Monday, October 29, 2012

Harvest: What I Grew and What I Made

What I grew...
Three cloves of garlic

Piles of oregano
One calendula plant gave me a couple of handfuls of dried petals for a salve
Three basil plants, including a couple of purple heirloom varieties

Cherry tomatoes and more calendula and basil
Pole beans
And what I made...

Tomato, basil, and goat cheese salad
Pickled green tomatoes
Fried yellow tomatoes
Pesto, which I froze in an ice cube tray and locked into a freezer Ziploc bag
What did you grow and make this year?

Wednesday, October 17, 2012

Size Matters (Containers Part 2)

A promising start with a sad ending
Containers are tricky solutions to growing vegetables. One of my first experiments in growing vegetables garnered grape-sized beets.  After weeks of fertilizing and watering, I ate the world's smallest beet and goat cheese salad.

This summer, I tried growing cherry tomatoes in a self-watering Trader Joe's container, 11" diameter, 11" deep. The plant didn't fruit and ended its sad life in the compost bin.  My problem, I realized, was container size.

Obviously, big plants need big pots. But how big?

Container Size Recommendations
Jeff Gillman and Meleah Maynard, the authors of Decoding Gardening Advice, say that most vegetables need to be grown in a pot at least 20" wide and 16" deep. Their recommendations:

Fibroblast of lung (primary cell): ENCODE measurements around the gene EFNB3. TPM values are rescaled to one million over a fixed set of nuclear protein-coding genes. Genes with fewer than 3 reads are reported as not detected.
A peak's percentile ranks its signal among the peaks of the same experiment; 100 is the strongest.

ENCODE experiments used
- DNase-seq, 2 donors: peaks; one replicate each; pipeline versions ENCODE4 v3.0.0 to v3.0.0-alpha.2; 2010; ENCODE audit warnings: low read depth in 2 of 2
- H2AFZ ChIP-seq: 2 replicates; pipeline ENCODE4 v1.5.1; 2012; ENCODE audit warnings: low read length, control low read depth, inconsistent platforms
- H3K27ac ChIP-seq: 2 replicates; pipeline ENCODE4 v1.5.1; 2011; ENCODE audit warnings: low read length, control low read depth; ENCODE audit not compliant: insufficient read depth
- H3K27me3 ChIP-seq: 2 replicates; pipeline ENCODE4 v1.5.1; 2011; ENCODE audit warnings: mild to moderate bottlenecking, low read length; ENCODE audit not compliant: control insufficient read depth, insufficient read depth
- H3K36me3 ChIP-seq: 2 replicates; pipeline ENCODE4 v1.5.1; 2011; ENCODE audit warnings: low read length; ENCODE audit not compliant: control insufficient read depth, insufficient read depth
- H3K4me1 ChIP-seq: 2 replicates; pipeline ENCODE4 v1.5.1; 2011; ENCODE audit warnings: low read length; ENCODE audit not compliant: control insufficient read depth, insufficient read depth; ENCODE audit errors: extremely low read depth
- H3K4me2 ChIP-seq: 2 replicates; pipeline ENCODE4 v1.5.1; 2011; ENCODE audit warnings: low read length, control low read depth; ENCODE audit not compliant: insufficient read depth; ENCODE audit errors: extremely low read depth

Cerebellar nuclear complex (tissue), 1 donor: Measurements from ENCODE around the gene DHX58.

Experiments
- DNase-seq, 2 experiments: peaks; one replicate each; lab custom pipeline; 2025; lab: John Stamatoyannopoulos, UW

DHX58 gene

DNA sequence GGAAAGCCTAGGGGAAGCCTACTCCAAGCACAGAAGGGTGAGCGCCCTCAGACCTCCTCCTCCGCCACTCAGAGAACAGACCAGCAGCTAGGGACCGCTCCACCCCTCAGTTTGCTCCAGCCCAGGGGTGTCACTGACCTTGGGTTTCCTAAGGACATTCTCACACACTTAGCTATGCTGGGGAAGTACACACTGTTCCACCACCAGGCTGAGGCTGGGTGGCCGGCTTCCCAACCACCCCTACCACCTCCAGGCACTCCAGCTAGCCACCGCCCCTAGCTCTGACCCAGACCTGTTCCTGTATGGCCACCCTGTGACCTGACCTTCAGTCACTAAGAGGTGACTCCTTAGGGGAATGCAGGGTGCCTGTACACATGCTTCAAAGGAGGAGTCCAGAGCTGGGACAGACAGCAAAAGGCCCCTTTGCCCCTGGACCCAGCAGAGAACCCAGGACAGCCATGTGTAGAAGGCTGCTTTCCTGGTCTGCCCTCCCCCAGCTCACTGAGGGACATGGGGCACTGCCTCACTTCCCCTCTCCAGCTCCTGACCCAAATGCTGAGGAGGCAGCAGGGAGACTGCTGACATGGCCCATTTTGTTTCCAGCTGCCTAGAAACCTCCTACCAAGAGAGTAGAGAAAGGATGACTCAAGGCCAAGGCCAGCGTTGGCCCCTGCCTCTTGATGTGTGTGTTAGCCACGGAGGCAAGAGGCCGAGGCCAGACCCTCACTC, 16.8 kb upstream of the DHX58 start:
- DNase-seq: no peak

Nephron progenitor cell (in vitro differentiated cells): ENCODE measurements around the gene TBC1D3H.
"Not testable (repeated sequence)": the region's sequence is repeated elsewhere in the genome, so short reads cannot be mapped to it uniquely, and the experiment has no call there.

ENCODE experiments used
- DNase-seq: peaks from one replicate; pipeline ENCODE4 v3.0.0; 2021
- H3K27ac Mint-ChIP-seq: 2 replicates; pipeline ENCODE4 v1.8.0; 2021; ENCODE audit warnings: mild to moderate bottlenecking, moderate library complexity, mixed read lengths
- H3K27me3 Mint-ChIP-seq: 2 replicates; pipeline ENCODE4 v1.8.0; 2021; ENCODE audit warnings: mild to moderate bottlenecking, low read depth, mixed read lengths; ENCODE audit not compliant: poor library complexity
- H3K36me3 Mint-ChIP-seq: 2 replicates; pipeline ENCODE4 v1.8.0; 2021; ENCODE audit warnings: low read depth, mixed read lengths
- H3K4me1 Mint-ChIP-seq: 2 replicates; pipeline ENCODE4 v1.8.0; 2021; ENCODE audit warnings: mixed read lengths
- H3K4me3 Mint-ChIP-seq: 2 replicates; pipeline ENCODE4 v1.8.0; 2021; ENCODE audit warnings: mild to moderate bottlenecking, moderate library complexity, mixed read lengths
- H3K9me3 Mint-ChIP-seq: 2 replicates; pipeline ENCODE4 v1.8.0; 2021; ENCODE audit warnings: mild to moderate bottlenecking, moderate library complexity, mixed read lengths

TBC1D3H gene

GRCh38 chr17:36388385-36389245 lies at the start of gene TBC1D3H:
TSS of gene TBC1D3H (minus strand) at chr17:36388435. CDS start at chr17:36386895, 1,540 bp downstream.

Most fruiting plants (such as tomatoes, beets, carrots, and peas)
20" diameter x 16" depth

Some less-thirsty fruiting plants (such as peppers, eggplant)
15" diameter x 10-12" depth

Greens (such as spinach, lettuce) and herbs
10" diameter x 10-12" depth

Jessie Banhazl at Green City Growers recommended slightly smaller minimums. She told me to plant fruiting plants in a minimum of 12 inches depth, or more for larger plants.

For tomatoes, zucchini, or summer squash
2 square feet

For cucumbers, eggplant, peppers, tomatillos, chard and collards
1 square foot
(I've also grown both peas and beans in square foot containers)

Consider the plant too, Jessie said. Leafy greens need more surface than depth to grow well. So a short windowbox is much better suited to arugula than to carrots.

For every plant there is a container
My grape beets were in a long, narrow plastic container only 8" deep. Their tap roots hit the bottom and they stopped growing. That container is now used for spinach and lettuce. And the Trader Joe's pot? My heirloom basil flourished in it for the rest of the summer.

Other Container Tips
  • Water (and drainage!)   Everyone knows it's easy to forget to water your plants. But drainage is important too - I'll be drilling a few extra holes in one of my containers to avoid water-logged plants next year.
  • Fertilizer: Frequent watering (or rainfall) will wash nutrients out of the soil. Remember to replace with an organic fertilizer, like compost tea or Neptune's Harvest.